"The Expanse", an American mystery science-fiction drama, is all set to debut on Syfy on 14 December, 2015. Based on the series of novels by James SA Corey, the story of this show is set in the future where humanity has colonised the solar system and revolves around police detective Miller, who is born in the asteroid belt and is given the assignment to find a missing young woman, Julie Mao.

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The official synopsis of episode 1, titled "Dulcinea", reads: "The series opens with Julie Mao aboard an abandoned spaceship. On the dwarf planet Ceres, police detective Miller is tasked with finding Mao and returning her to her rich parents on Luna. In New York, UN executive Chrisjen Avasarala interrogates a captured operative of the OPA, a Belter militant group, about contraband stealth technology. Underway to Ceres, the ice carrier Canterbury receives a distress signal from the freighter Scopuli, and executive officer Jim Holden is ordered to lead a rescue mission with the ship's engineer Naomi Nagata, the mechanic Amos Burton, the pilot Alex Kamal, and the medic Shed Garvey. They find the ship empty but for a distress transmitter, but as their shuttle heads back to the Canterbury, a stealthed ship destroys the ice carrier with nuclear torpedoes."

This is what critics had to say about this newest science-fiction drama:

IGN: The Expanse is recommended viewing for just about anyone looking for a science fiction world that they can sink their teeth into. The series premiere is filled with enough content to build the world substantially and delivers an intriguing mystery.

Variety: In a TV universe in which dozens of dramas are creating deeply memorable characters and mining their own allegories with exceptional skill, "The Expanse's" sparks of life may not be enough to power it into must-see territory. To be more certain of survival in this unforgiving atmosphere, this middling space saga will have to reach a higher orbit, and quickly.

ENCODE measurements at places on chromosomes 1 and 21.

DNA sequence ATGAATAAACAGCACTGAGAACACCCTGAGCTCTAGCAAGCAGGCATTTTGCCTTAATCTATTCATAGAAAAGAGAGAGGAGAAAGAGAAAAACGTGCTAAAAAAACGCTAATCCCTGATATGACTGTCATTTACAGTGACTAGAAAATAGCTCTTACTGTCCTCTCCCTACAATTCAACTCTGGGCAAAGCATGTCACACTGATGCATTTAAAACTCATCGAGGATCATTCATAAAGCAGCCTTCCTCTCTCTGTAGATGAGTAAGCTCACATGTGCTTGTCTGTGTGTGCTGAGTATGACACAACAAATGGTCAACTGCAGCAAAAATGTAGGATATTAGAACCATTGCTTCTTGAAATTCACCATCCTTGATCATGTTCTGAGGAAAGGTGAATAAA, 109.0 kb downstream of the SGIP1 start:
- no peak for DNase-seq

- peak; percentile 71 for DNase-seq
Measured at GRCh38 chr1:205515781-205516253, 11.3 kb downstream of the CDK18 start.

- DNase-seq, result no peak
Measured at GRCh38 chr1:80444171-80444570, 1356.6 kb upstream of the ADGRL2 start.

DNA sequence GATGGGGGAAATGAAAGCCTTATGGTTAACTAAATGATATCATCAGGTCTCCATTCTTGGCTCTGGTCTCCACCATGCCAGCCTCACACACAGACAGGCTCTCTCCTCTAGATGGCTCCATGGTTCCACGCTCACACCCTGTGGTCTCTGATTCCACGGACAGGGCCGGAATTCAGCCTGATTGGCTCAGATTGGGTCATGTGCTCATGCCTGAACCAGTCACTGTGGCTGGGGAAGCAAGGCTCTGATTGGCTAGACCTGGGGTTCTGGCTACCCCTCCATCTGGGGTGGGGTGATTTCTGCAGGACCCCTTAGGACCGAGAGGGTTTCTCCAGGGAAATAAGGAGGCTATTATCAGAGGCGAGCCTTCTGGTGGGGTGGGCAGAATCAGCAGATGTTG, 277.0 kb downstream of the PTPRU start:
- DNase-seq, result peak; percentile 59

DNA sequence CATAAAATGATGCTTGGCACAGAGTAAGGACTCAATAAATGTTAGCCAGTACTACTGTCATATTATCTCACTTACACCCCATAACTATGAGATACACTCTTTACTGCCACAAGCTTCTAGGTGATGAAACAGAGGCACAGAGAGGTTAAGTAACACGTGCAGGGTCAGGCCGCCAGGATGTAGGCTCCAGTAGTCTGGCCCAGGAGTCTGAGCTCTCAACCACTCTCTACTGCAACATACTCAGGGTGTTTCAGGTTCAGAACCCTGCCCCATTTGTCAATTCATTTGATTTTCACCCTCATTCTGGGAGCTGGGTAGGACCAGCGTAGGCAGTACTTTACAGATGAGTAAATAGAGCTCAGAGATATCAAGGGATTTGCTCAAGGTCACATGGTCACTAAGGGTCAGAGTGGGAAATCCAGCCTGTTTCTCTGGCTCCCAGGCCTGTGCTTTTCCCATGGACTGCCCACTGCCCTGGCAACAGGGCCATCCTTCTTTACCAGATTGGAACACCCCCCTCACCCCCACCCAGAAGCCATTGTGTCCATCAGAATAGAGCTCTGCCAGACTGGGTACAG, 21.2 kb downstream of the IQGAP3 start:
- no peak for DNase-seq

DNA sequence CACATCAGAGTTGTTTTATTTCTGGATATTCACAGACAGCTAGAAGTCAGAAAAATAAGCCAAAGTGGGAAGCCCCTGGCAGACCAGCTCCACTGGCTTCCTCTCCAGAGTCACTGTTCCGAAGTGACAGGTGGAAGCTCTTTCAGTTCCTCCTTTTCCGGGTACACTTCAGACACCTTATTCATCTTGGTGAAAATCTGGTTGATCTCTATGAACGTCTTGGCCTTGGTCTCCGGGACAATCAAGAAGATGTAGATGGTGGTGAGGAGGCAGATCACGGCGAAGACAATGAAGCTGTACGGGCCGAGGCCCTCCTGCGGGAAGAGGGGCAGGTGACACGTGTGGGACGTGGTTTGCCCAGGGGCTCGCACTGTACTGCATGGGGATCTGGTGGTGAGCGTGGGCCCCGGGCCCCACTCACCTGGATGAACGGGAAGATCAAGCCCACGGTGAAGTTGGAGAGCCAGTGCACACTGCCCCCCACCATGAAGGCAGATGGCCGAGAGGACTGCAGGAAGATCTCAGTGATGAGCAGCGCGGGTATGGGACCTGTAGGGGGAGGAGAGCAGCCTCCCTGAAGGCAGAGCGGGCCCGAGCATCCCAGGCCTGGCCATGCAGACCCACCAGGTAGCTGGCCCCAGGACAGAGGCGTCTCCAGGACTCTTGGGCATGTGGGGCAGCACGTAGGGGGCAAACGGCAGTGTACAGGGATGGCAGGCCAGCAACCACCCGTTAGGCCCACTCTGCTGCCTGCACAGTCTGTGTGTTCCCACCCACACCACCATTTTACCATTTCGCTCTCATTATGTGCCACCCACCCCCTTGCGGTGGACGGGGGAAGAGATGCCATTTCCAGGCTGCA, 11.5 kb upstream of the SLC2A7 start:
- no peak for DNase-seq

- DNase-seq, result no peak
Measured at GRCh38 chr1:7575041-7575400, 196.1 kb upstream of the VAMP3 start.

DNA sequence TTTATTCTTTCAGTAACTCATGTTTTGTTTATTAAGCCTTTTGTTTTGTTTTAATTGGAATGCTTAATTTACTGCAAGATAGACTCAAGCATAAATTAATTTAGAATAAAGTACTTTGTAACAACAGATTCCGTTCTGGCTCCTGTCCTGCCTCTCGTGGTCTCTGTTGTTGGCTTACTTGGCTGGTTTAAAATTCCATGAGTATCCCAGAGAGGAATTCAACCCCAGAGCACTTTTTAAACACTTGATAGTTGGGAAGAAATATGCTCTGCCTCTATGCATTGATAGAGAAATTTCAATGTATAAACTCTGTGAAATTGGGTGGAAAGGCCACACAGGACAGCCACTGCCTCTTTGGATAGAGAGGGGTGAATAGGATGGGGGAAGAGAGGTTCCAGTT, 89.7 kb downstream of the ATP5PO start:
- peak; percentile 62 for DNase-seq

The Hollywood Reporter: Syfy is trying to dive back into the space race, and The Expanse, with its many-volumed origins, has epic aims, the likes of which TV hasn't seen for a while, and generosity mandates it be allowed to unfold its story at its own rate. Maybe the rote space-noir, vessel-in-peril and dying-Earth narratives will gel into something unique. Maybe the ideology will add a different twist on the "colonizers versus colonized"/"workers versus corporations" binaries. It's not there yet.

We Have Got This Covered: The Expanse as a TV show may not be as revolutionary and nuanced as top-tier golden-age TV, but it makes a big, bold crater in the category it falls in. That of actual, hard science fiction, where the repercussions for high-gravitational environments are tangible and the simple act of redirecting a space ship is its own set-piece; within that genre, it's essentially perfect.

The New York Times: It's all a little too smooth and unexceptional, though--nothing in the central performances, the writing, the action or the computer effects goes beyond proficient, and nothing has the stark, strange, sometimes brutal feeling that made "Battlestar Galactica" compelling. For Syfy, the search goes on.

Forbes: The Expanse is probably the best version of a massive, world building space opera we've gotten on television since Battlestar, but a genuinely amazing series it is not. Is it competent? Sure, to a point. Will it speak in great lengths to the kind of audiences that are naturally drawn to this sort of material? Very likely. Is it going to be the Game of Thrones of sci-fi television that turns laymen viewers into space junkies? The odds are not in the favor of such an outcome.

"The Expanse" premieres with its pilot episode on Syfy on 14 December, 2015, at 10pm.